Further Consequences of Footdragging - We Make the New York Times
By BARRY MEIER Published: July 28, 2009
A Senate investigation of ties between doctors and the medical device maker Medtronic is putting a spotlight on another of the company's consultants.
That physician, Dr. David W. Polly Jr., urged members of a Senate panel in 2006 to continue paying for Defense Department medical research into combat-related injuries. But Dr. Polly did not disclose during his testimony that he was a Medtronic consultant and was billing the company $6,000 for his appearance, according to documents released Tuesday. Instead, he told lawmakers that he was representing a professional medical association of orthopedic surgeons, according to the documents.
Dr. Polly, who is a medical professor at the University of Minnesota, subsequently received some of the Defense Department research funds, to head an animal study involving a Medtronic bone growth product called Infuse, according to the documents.
Dr. Polly is the latest academic researcher to come under scrutiny in the Senate investigation, which is being conducted by Charles E. Grassley of Iowa, the ranking Republican member of the Senate Finance Committee.
Senator Grassley publicly released a number of documents, including Dr. Polly's bills to Medtronic, as part of a continuing investigation into the company's marketing of Infuse, a bioengineered bone growth product.
Between 2003 and 2007, Dr. Polly received more than $1.14 million in fees and expenses from Medtronic, those records show. And the extent of his financial entanglements with the company, as detailed by those records, could raise questions about the ability of academic medical centers to manage potential conflicts of interest by faculty members who are also highly paid consultants to medical product companies.
In late 2006, university officials allowed him to work on the Defense Department-financed study of Infuse. The medical school knew he was a company consultant, but under the school's rules Dr. Polly had to acknowledge only that he received more than $10,000 annually. Medtronic paid him about $350,000 that year alone in expenses and fees, the records show.
In an interview and subsequent e-mail messages this week, Dr. Polly said that he had done nothing wrong in connection with his 2006 appearance at the hearing, which was conducted by the Defense Subcommittee of the Senate Appropriations Committee. A transcript of that hearing shows that he identified himself at the hearing as a representative of a professional medical group, the American Academy of Orthopedic Surgeons. He did not note his ties to Medtronic, according to the transcript.
The documents released Tuesday also indicate that for his appearance at the hearing, Dr. Polly billed Medtronic $6,000.
Dr. Polly said this week that he could not address specific questions about charges to Medtronic because his billing records were not immediately available. "If I billed Medtronic for services that were inappropriate I would be happy to refund that money," he said in the interview. "My relationship with the company has always been on the up-and-up."
Dr. Polly's study, which the Defense Department paid over $466,000 to support, involved laboratory animals and was intended to show whether the use of various antibiotics in combination with Infuse could speed the healing of badly fractured shin bones that were also deeply infected. Such trauma injuries are common in soldiers wounded in Iraq by roadside bombs and other explosive devices.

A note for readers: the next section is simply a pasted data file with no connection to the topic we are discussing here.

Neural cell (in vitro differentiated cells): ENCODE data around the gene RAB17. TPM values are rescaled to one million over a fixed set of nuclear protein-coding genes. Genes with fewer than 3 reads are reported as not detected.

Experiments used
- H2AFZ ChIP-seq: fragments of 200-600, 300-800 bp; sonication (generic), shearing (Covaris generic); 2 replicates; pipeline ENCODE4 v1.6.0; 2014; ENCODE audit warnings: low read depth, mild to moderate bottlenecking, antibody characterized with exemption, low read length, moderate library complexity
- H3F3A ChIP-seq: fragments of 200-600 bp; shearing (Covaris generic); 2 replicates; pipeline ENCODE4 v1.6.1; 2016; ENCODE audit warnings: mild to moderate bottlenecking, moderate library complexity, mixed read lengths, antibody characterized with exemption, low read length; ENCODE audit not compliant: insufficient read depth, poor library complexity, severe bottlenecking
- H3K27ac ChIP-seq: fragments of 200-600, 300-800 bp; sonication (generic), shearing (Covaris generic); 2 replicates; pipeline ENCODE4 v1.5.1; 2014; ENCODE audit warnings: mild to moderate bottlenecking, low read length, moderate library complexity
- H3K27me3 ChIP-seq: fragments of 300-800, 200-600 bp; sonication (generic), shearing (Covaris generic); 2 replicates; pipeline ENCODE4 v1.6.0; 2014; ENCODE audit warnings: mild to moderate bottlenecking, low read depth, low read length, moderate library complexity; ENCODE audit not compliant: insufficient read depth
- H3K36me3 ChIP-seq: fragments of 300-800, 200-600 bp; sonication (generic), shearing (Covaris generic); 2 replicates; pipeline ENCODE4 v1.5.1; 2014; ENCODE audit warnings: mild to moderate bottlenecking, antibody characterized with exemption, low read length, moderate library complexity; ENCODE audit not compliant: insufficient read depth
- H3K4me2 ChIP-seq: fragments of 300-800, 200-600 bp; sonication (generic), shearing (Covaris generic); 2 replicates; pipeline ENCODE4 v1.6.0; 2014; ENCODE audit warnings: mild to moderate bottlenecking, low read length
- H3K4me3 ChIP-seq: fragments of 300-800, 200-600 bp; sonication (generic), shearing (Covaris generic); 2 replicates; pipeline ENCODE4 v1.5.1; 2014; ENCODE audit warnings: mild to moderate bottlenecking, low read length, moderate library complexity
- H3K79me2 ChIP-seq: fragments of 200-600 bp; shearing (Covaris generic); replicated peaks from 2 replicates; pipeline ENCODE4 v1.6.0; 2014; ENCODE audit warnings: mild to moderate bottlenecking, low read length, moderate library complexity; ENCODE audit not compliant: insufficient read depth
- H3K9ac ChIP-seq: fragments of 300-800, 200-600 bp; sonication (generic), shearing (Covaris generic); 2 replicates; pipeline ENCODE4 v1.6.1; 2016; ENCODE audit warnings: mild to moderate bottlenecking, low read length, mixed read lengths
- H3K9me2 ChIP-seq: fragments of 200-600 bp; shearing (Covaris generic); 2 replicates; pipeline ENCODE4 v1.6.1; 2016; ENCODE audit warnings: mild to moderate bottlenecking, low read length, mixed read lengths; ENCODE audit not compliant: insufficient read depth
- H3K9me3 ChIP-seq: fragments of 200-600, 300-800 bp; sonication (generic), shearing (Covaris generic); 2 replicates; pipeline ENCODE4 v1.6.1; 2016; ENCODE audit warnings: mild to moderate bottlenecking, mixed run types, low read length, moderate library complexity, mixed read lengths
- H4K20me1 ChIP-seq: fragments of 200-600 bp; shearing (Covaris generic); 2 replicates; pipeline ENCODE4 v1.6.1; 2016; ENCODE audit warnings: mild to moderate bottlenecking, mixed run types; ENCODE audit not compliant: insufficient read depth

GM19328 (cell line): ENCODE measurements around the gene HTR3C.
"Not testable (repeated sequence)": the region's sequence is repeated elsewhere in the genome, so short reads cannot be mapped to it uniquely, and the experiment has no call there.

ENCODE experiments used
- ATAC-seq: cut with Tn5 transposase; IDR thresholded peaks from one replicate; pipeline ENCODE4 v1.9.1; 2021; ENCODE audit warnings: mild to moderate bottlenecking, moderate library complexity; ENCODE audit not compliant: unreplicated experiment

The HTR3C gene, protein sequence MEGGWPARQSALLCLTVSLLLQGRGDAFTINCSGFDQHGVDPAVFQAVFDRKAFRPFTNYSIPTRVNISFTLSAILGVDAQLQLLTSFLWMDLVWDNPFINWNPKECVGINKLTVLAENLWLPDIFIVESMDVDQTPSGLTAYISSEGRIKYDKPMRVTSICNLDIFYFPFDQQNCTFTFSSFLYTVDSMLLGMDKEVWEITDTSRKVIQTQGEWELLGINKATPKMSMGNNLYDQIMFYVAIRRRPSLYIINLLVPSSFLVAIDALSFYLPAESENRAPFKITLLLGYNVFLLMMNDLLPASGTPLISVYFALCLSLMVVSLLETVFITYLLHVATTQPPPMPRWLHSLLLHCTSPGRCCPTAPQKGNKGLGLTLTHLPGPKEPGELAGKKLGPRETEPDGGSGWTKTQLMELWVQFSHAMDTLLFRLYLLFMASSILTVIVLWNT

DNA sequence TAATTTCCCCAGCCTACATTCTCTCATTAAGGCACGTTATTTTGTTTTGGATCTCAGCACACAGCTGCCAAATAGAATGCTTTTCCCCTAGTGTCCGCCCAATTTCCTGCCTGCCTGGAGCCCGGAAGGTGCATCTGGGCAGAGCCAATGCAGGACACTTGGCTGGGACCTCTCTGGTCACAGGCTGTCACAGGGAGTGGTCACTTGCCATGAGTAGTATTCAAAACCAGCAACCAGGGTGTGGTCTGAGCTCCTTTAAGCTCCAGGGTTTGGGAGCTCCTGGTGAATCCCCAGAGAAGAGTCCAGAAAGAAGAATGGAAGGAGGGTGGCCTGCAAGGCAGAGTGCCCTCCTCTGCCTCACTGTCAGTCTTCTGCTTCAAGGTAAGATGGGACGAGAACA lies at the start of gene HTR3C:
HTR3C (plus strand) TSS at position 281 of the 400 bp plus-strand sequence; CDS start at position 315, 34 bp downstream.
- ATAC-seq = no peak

Until 2003, Dr. Polly was the head of the orthopedics department at Walter Reed Army Medical Center in Washington.
He is the second former Walter Reed doctor to come under scrutiny by Senator Grassley. The other, Dr. Timothy R. Kuklo, published a study of Infuse's use on Walter Reed patients that a British medical journal retracted in March after an Army investigation concluded that he had falsified its results.
Dr. Polly is an author on an influential Medtronic-sponsored study that found that the use of Infuse, a bioengineered protein that stimulates bone growth, was cost-effective in spinal fusions when compared with using bone grafts, the traditional material.
While he was still in the military, Medtronic paid his traveling expenses for medical meetings in this country and abroad.
The general counsel of the University of Minnesota, Mark Rotenberg, said that the medical school had allowed Dr. Polly to work on the Defense Department study despite his ties to Medtronic because the study involved laboratory rats, rather than people, and because Dr. Polly had said that it was not of economic significance to the company. The medical school instructed him not to disclose any data from the study to Medtronic before its public release.
Asked about Dr. Polly's testimony, Medtronic said it believed that he should have disclosed that the company had paid him for his preparation for the 2006 hearing and his travel. Late Tuesday, Medtronic said it plans to conduct an internal inquiry of Dr. Polly's activities and would soon announce new policies regarding consultants that covered disclosure-related issues.
A lawyer for Dr. Polly, John Lundquist, said the physician will review any concerns about how he tracked and billed for consulting activities.
Dr. Cerra and Dr. Bruininks, when will the footdragging over conflict-of-interest in the medical school stop? Dr. Bruininks, recall your statement:
"I think we need to put ourselves in the position of acting according to the highest ethical principles. I believe our people do that now and I believe our people will be doing that in the future as well." President Bruininks (Daily: 6-18-08)
And note the date. It is long past time to do something about this.